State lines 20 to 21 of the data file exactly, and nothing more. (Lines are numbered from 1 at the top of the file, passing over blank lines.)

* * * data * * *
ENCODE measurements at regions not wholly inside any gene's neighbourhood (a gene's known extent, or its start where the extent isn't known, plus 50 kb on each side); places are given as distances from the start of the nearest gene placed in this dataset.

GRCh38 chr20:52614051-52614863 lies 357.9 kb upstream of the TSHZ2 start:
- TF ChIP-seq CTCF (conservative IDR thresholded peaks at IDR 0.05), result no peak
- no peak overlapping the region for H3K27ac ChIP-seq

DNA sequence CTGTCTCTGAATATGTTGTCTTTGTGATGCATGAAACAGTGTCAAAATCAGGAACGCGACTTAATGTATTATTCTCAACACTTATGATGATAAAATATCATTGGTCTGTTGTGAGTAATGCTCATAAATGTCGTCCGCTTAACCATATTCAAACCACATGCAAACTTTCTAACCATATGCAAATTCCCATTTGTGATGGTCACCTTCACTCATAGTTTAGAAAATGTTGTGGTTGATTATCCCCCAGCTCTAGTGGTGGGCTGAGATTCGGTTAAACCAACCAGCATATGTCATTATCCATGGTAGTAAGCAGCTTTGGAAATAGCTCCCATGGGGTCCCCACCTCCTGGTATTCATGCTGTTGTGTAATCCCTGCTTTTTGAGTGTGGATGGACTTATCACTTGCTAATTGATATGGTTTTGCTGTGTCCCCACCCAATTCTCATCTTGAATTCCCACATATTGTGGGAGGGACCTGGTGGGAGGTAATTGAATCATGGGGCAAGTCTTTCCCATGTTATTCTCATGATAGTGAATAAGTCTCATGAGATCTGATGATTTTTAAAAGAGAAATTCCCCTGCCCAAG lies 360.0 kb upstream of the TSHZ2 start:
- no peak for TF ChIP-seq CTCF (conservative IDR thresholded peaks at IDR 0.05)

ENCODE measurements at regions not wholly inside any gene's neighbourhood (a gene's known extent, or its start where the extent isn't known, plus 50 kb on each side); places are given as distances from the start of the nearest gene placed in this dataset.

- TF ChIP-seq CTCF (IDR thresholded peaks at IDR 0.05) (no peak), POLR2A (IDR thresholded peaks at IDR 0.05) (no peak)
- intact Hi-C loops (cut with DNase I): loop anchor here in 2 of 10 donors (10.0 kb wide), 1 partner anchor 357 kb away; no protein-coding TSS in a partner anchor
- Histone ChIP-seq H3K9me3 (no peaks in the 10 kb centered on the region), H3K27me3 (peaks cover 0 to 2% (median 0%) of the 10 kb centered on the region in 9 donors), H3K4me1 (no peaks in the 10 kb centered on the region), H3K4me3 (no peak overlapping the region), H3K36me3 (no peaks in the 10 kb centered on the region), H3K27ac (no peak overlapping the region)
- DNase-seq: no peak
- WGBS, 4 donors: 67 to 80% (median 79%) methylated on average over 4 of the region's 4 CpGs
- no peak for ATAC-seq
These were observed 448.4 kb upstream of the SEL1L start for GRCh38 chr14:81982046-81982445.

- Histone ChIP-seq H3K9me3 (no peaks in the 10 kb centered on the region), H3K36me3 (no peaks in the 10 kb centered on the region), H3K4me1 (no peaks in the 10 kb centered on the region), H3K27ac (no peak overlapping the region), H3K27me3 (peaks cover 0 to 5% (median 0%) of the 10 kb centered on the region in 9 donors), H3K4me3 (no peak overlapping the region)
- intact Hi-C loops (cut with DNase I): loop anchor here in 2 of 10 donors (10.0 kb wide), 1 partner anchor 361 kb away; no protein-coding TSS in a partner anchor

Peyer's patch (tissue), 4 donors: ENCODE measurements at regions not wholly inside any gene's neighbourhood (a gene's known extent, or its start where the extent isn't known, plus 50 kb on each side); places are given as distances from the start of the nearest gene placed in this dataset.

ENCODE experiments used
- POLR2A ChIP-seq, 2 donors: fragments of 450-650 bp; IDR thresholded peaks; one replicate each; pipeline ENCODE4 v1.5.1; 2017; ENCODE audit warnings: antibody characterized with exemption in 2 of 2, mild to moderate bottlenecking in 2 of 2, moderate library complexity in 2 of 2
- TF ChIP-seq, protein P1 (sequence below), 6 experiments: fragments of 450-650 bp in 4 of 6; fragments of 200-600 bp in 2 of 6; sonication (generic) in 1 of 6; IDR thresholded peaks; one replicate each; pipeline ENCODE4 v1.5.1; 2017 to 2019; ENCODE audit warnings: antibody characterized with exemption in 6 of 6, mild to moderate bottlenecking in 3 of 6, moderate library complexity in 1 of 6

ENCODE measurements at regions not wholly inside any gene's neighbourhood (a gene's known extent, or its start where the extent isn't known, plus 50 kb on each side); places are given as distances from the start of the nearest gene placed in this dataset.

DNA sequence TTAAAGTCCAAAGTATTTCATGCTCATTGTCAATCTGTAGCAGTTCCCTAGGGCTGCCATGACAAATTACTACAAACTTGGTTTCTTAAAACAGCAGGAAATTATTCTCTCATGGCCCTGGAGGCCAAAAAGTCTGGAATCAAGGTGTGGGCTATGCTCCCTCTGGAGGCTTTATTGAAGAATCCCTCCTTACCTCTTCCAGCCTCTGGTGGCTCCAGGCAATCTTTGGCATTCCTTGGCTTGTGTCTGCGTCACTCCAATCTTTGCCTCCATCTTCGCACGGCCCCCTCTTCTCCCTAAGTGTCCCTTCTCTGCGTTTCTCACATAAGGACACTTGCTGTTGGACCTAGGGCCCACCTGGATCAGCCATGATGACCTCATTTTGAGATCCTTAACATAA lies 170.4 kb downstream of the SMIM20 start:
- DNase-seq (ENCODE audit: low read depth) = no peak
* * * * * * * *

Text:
- TF ChIP-seq, protein P1 (sequence below), 6 experiments: fragments of 450-650 bp in 4 of 6; fragments of 200-600 bp in 2 of 6; sonication (generic) in 1 of 6; IDR thresholded peaks; one replicate each; pipeline ENCODE4 v1.5.1; 2017 to 2019; ENCODE audit warnings: antibody characterized with exemption in 6 of 6, mild to moderate bottlenecking in 3 of 6, moderate library complexity in 1 of 6

ENCODE measurements at regions not wholly inside any gene's neighbourhood (a gene's known extent, or its start where the extent isn't known, plus 50 kb on each side); places are given as distances from the start of the nearest gene placed in this dataset.